By Atul Gawande
My mother told me recently that when Thomas was ill, it was very clear that I was in denial, much more so than Thomas himself. I wish so much that any of the many doctors and nurses had broken through my denial to force me to face the reality, but I can only be so mad at them because maybe some tried but just couldn’t reach me.
This book is all about how important it is to face the end our lives, whenever that time comes, honestly and directly, and offers suggestions for easing the fear and pain at the end for ourselves and our loved ones. Gawande talks very openly about how difficult this can be for both the patient and the physician, and his own failures and successes as both a patient and a physician. (Some of the many anecdotes in the book are about his family coping with his father’s terminal illness and eventual death.)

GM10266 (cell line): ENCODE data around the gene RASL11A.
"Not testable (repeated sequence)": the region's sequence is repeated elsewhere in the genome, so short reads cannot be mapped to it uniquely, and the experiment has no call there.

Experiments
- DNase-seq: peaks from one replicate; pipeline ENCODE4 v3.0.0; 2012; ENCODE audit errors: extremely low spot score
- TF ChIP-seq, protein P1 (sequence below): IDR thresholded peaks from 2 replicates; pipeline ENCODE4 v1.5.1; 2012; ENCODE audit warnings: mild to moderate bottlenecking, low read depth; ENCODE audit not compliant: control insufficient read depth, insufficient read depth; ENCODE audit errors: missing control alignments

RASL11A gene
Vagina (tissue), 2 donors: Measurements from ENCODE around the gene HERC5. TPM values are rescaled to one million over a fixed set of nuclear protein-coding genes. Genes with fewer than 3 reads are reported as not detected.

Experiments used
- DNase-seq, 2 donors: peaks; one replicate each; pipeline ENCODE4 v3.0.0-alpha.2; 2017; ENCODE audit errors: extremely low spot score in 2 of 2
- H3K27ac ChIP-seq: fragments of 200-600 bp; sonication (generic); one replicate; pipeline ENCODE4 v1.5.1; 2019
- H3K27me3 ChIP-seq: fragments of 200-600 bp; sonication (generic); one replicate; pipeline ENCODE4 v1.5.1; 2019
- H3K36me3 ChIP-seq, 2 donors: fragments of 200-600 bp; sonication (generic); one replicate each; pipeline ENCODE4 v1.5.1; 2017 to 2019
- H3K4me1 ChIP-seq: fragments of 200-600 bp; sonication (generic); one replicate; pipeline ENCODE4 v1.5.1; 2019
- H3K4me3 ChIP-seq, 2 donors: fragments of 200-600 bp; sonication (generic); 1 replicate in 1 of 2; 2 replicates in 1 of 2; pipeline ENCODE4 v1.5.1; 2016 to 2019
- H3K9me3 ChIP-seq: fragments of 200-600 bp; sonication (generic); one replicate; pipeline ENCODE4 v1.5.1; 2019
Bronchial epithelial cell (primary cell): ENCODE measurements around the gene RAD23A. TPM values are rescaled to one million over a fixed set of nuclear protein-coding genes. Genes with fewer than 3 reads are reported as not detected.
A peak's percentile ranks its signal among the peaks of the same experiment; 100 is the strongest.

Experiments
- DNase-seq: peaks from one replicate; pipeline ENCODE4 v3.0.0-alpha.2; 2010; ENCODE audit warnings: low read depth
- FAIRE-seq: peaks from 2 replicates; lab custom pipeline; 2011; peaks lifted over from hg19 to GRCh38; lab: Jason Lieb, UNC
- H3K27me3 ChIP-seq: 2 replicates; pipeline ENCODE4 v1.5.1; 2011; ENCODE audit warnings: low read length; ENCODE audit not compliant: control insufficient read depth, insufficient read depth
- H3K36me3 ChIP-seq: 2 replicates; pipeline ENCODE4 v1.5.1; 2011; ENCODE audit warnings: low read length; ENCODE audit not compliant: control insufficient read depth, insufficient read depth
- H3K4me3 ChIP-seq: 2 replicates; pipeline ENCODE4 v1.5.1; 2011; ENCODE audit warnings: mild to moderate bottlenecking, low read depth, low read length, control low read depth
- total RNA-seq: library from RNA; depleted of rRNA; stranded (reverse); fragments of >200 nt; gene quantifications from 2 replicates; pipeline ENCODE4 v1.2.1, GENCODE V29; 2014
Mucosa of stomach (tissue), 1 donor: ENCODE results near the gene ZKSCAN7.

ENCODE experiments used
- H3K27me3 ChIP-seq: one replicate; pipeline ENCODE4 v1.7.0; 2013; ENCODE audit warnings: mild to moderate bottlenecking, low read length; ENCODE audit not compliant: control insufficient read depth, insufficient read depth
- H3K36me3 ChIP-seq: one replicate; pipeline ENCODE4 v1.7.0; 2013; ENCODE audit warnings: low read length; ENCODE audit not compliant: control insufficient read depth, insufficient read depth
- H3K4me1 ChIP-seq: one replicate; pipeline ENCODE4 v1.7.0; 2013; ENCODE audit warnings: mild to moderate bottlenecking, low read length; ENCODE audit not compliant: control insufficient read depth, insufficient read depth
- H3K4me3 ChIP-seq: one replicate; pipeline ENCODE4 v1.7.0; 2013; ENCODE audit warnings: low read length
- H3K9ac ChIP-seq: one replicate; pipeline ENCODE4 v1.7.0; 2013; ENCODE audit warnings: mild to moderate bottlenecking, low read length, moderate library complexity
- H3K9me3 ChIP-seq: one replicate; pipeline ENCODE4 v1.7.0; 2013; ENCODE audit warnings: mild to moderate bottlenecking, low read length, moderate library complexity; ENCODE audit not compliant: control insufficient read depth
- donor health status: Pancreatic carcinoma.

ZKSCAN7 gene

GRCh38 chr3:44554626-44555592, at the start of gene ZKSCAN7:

So, the subject matter is upsetting at some times and comforting in others. He reveals ways in which the medical and elder care industries have disconnected from treating actual people – with much higher priority being given to longevity over quality of life. He also showcases some incredibly innovative solutions that are currently being attempted, with some very funny stories about the trial and error process, including a delivery of 100 cageless parakeets in one instance (this turned out to be a success).
All in all, Being Mortal is just an incredibly important book. I am quickly turning into an Atul Gawande fanatic because I remember feeling the same just after reading his earlier book, The Checklist Manifesto. He has this way of taking material that should be incredibly boring or unpleasant to read about and approaching it through a very human way that makes it easily accessibly and engaging.